Video Conferencing Apps in US Courts

Goals

To get a list of 3 cities that have moved housing courts to online video conferencing (with basic resources / evidence) and information on joining atleast three housing court hearings remotely.

Early Findings

Our background research on the topic unveiled the following information:

Cleveland

  • Magistrates in The Cleveland Housing Court are using Zoom, a video conferencing app, for most of the court hearings; however, the court is concerned about the fact that these video conference hearings can only be attended by the parties and are not accessible to the general public.
  • "First-term Housing Court Judge, W. Moná Scott," clarified that the court staff is working on finding solutions to the issue, and live streaming is one of the possible solutions that they have thought of.

Detroit

  • The Housing Court of Detroit is also conducting pre-trial hearings on zoom for the tenants and landlords. These hearings are also not accessible to the general public.

Austin

  • Texas Supreme Court is also planning to use Zoom for eviction hearings and pre trial hearings. However, the app will not be used for jury trials.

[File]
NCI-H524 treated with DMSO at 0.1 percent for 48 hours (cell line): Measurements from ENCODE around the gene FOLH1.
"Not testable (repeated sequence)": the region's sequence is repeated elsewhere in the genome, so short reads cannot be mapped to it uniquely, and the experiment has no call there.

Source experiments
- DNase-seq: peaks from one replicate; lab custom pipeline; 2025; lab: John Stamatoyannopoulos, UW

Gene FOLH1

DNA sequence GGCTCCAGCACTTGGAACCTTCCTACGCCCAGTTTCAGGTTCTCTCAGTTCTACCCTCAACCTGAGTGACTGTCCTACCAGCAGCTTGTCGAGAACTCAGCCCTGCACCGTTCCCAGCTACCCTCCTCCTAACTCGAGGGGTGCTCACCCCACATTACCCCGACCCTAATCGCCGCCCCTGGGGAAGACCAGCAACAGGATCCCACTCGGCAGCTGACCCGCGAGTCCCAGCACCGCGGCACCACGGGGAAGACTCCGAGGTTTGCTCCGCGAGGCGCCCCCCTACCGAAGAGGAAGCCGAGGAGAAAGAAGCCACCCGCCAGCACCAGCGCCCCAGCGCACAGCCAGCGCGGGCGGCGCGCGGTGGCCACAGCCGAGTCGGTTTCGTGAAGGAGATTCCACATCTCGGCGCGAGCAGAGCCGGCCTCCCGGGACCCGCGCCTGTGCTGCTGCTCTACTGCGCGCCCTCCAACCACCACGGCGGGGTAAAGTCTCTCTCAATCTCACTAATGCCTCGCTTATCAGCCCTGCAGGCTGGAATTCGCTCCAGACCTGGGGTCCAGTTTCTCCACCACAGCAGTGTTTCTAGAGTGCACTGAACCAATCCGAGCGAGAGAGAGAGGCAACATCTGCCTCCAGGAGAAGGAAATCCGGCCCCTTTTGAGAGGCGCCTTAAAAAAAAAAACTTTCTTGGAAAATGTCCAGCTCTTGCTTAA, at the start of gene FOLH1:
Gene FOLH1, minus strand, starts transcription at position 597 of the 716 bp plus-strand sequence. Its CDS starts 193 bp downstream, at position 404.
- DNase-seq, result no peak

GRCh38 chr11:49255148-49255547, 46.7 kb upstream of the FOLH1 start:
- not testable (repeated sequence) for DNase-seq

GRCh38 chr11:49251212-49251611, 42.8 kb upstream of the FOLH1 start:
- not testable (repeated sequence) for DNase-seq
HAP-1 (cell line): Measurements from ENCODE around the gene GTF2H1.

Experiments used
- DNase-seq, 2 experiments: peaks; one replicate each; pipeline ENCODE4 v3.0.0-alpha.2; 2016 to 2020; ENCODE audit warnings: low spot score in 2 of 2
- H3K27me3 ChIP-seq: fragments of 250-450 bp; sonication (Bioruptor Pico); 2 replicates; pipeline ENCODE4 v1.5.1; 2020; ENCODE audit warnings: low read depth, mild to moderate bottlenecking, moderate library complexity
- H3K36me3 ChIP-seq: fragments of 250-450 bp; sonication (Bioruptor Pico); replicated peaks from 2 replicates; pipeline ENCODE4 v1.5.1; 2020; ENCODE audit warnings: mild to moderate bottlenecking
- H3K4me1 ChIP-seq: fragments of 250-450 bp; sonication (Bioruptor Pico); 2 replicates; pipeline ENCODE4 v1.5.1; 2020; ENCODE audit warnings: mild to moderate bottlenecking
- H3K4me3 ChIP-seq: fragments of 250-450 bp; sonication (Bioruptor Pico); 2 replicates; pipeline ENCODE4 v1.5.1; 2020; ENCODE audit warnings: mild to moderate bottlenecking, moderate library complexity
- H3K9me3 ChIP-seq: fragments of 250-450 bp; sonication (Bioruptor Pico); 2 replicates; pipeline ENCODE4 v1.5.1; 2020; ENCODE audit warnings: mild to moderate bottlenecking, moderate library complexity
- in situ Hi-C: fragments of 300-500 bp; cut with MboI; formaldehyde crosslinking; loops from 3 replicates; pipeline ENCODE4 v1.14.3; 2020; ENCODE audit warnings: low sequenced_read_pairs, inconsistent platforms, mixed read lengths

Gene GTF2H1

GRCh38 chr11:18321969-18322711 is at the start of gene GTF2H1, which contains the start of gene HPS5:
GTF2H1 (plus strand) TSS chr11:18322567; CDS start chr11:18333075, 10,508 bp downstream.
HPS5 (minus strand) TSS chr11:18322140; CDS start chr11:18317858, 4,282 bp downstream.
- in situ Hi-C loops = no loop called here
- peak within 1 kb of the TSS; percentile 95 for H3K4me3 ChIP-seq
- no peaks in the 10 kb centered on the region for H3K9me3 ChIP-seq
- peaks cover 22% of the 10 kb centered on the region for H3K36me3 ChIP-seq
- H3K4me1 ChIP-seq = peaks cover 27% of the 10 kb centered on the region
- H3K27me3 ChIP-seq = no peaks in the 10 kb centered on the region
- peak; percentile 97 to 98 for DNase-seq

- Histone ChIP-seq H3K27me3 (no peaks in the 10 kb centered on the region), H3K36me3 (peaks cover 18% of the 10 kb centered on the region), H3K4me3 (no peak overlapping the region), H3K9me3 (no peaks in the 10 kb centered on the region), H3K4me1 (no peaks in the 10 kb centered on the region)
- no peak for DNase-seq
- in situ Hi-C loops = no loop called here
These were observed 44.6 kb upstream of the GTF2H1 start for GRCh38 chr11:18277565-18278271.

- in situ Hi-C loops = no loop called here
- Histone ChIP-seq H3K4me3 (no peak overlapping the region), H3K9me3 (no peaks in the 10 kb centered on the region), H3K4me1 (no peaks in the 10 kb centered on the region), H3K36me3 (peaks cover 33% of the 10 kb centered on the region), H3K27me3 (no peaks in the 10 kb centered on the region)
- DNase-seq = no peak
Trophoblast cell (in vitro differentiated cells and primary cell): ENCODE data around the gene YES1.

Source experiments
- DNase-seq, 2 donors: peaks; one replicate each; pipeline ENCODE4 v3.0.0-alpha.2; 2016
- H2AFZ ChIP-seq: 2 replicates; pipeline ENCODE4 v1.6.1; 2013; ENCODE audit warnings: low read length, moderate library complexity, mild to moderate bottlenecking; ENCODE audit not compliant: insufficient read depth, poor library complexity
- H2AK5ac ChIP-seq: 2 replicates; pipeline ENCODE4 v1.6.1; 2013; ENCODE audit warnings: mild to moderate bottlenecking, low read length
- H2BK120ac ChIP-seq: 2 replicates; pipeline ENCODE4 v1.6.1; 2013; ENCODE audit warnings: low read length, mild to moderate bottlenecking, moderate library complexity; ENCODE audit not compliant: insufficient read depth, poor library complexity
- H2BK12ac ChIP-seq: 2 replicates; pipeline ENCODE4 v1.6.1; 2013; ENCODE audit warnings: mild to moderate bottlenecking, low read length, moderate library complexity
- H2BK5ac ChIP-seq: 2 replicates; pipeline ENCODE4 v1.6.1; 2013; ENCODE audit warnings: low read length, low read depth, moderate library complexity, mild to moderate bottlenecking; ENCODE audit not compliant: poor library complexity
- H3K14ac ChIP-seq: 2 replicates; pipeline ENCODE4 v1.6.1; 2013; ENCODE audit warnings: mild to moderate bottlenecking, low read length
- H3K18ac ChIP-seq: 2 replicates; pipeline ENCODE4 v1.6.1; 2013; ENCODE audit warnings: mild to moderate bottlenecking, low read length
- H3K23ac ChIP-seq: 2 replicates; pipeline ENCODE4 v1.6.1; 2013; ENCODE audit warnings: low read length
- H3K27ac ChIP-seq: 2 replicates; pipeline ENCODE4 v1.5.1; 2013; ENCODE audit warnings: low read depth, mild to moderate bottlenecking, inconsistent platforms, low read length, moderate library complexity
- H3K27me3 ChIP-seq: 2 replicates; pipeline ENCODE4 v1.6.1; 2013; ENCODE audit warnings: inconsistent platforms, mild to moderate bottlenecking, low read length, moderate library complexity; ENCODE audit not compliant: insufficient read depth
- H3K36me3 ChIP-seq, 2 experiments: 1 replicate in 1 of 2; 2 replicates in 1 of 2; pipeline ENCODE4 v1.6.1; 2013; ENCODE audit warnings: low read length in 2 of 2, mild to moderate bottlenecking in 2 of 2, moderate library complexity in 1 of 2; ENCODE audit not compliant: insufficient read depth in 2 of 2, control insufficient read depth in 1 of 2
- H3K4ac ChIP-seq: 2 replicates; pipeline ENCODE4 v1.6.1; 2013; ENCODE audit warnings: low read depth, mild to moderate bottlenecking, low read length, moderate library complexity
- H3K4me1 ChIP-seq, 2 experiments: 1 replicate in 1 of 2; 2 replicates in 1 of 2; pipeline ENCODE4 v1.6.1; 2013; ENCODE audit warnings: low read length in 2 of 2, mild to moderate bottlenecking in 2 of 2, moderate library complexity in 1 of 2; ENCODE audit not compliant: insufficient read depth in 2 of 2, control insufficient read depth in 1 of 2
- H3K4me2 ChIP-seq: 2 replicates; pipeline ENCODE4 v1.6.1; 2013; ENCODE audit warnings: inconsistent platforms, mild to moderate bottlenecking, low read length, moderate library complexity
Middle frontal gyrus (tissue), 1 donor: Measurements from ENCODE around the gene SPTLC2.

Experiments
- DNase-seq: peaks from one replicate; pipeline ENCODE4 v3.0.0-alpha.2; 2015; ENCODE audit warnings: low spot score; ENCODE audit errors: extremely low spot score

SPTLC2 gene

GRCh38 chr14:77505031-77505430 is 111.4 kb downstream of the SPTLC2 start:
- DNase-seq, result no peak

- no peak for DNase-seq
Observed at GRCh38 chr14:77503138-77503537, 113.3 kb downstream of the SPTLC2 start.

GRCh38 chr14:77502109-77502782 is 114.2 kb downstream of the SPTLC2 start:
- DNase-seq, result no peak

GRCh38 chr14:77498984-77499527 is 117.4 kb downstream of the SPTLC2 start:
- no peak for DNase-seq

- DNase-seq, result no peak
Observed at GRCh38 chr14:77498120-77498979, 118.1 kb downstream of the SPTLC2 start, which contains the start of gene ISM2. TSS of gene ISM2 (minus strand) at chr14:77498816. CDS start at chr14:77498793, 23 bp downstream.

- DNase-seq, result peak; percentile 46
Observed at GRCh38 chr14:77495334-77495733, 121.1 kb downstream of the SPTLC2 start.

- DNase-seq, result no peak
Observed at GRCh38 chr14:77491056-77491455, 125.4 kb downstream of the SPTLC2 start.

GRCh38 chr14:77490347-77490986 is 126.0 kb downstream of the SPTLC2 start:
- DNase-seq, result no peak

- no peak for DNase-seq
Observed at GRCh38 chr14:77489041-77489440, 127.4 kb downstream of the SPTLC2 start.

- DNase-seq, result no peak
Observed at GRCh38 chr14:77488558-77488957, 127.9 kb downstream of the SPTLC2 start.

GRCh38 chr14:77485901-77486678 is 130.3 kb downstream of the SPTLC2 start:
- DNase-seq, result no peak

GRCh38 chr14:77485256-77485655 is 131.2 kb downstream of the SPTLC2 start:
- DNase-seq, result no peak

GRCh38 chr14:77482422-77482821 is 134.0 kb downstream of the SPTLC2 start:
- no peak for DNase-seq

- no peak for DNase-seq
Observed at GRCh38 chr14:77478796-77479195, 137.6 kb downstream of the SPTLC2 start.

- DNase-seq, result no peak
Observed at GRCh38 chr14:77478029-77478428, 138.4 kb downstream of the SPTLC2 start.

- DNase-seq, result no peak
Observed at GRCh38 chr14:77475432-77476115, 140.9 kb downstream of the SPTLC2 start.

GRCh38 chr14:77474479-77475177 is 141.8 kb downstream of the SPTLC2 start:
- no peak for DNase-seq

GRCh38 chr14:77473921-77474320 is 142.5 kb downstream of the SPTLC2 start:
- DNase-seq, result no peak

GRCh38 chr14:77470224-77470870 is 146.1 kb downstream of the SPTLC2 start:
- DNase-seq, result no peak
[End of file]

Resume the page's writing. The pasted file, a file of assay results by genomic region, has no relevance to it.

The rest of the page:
• Courts in New York are also planning for virtual hearings for housing cases.

Public Access to Hearings

  • "In New York City, anyone wanting to see a hearing has to go to the courthouse and watch on a screen there, possibly risking contagion."
  • "In Los Angeles and Miami, officials have not given court watchers a way to join their courts’ video conferences."
  • "In New Orleans, access has depended on individual judges, with some being more reliable than others."

Summary of Findings

  • Our research was able to provide the names of three cities that are conducting housing court hearings online on Zoom. However, we were unable to provide information on joining housing court hearings remotely because it requires permissions from individual judges. The Zoom link and meeting ID/password for these hearings will only be given to people who have obtained permission from the judge.

Proposed next steps:

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